The loss of power and the ‘Men’s Movement’

When I was teaching there was some interesting research going around regarding boys perception of teacher’s time spent with boys and girls.
Firstly, by analysing video of many co-ed classes the research found that boys overwhelmingly received more of the teacher’s time – if my memory serves me correctly it was at least a two-to-one ration. What was interesting though was the boys perception of teachers’ time. In these same classes, boys reported that the teachers spent about the same amount of time with boys as with girls.
Further, whenever teachers took any action to redress the objective measure of imbalance the boys complained that the teachers were spending too much time with the girls and they weren;t getting a fair go.
I have a suspicion that the modern ‘Men’s Movement’ is an expression of the same phenomenom.
I was prompted again to think about this after reading Farah Farouque’s moving piece The male backlash in The Age.
There is no doubt that many men feel alienated, lonely and feel an extreme loss of identity and the most common trigger for those feelings is marriage breakdown. You can only feel compassion for the plight of these men.
However, as Eva Cox points out, the use of “victim strategies” by the men’s movement, previously adopted by early feminists with little success are equally likely to provide only false hope to men. One of the most prominent, and politically successful aims of these groups has been to push for more male teachers in primary schools. They argue that boys are being brought up to be too “girly” and this is another factor driving a wedge between them and their non custodial sons.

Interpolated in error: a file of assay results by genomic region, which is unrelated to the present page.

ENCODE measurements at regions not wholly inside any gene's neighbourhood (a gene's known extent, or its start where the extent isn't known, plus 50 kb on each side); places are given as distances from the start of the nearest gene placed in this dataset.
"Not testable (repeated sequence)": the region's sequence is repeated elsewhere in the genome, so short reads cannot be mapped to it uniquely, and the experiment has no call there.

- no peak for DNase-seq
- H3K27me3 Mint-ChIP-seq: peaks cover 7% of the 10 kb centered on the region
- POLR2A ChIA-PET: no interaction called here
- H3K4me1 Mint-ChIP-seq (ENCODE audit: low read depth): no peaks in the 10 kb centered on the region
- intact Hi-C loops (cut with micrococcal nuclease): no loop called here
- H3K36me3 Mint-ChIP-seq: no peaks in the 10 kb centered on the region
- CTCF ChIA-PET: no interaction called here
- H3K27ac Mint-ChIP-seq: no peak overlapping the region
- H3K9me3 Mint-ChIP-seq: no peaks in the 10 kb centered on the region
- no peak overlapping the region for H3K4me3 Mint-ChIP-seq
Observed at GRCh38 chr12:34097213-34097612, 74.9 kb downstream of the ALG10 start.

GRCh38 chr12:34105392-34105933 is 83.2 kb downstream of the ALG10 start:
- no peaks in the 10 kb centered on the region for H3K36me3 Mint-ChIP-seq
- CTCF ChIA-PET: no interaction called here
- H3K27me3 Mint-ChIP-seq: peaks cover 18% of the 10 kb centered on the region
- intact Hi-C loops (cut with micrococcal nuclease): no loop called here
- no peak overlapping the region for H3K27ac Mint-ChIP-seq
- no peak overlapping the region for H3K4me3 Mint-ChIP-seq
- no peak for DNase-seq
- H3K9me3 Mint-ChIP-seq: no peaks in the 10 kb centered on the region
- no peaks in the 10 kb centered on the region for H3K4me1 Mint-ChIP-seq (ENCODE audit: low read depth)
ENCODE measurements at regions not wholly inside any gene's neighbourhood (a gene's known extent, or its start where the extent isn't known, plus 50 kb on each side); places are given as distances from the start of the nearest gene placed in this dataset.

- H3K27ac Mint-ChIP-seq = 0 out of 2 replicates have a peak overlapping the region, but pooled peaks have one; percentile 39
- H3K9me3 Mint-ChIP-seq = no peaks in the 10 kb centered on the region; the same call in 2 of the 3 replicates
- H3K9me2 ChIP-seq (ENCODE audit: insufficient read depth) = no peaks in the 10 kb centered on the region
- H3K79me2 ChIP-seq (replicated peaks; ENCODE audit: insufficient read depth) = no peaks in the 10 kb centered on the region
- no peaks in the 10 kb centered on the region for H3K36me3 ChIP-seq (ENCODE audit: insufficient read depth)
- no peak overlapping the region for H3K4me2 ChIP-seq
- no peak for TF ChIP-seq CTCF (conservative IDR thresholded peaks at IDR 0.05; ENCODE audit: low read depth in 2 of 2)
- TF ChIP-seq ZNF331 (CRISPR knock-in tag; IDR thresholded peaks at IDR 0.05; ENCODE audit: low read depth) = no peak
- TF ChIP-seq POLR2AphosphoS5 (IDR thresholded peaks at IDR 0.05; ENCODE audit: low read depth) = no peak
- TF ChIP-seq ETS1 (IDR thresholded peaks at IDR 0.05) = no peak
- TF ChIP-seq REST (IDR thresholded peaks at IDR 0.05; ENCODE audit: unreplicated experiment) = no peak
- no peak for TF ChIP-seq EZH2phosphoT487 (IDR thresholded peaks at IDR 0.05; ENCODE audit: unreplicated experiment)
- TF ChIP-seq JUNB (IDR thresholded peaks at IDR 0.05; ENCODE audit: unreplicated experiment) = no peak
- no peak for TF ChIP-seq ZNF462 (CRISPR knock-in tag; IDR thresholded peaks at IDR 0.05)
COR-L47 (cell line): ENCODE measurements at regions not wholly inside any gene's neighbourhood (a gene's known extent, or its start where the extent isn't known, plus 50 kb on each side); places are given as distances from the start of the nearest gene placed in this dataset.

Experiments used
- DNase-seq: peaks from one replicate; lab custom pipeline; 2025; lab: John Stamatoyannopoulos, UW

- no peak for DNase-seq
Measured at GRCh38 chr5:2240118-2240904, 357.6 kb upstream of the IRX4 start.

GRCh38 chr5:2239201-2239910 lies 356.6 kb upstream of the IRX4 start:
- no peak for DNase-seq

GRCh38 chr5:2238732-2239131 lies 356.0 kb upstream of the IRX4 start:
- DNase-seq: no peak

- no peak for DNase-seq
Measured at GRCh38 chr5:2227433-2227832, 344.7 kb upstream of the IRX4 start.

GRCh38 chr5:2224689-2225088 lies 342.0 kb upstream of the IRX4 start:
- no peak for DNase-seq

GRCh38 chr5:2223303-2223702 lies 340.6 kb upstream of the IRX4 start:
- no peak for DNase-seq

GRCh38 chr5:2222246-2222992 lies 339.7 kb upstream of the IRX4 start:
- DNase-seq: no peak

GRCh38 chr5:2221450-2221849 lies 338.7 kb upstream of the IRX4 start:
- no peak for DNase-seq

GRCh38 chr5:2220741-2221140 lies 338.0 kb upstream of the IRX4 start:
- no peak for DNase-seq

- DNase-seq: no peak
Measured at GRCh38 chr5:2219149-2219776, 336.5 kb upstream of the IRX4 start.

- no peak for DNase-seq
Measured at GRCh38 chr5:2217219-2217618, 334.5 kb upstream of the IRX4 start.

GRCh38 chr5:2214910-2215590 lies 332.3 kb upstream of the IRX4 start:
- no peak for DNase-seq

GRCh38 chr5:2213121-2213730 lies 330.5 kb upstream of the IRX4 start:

This is the tip of the iceberg for these groups. At the heart of their argument is that the pendulum has swung too far. Rather than being discriminated against, women now have it all in their favour and men are left out. As chriscurnow.com pointed out recently, this is partly due to the loss of identity many of these men feel as a result of the collapse of manufacturing industry throughout the western world.
But it is also typical of men to ‘find an enemy’. In these men’s eyes, women have become the enemy. This is so sad, because the only possible outcome of this view is to perpertate the problem and further alienate men.
Far from needing more blokey male role models, these men, and the boys who will become them, need to learn about relationship. Most seperated men just didn’t see it coming. They are not able to recognise the signs of a deteriorating relationship. They think that a few arguments are just normal and even if they do have an inkling that there is a problem they don’t have the skills to do anything about it.
We men are all tought to ignore relationships and rely on outward signs of success or manhood for our identity. We are all tought ‘not to cry’ – if not by our parents, we soon learn it in the schoolyard. We learn that we talk about football, fast and powerful cars, fast and powerful computers and women with big boobs. We learn that we don’t talk about how we feel.
It is not women who are our enemy it is ourselves. It is the hardest thing in the world to break out of the mould after forty or so years of conditioning and talk about how we feel but that’s just what we need to do. If only we could teach our boys to be real men. Strong men. Men who are fully men with all the emotions and characteristics of full human beings. Men who can enjoy taking a car apart and putting it back together again and at the same time can sit around with other men discussing the real beauty of the women they love and how they could love them better. These are the sorts of role models our boys need.
[For further information phone Mensline on 1300 78 99 78 or visit www.mensline.org.au]

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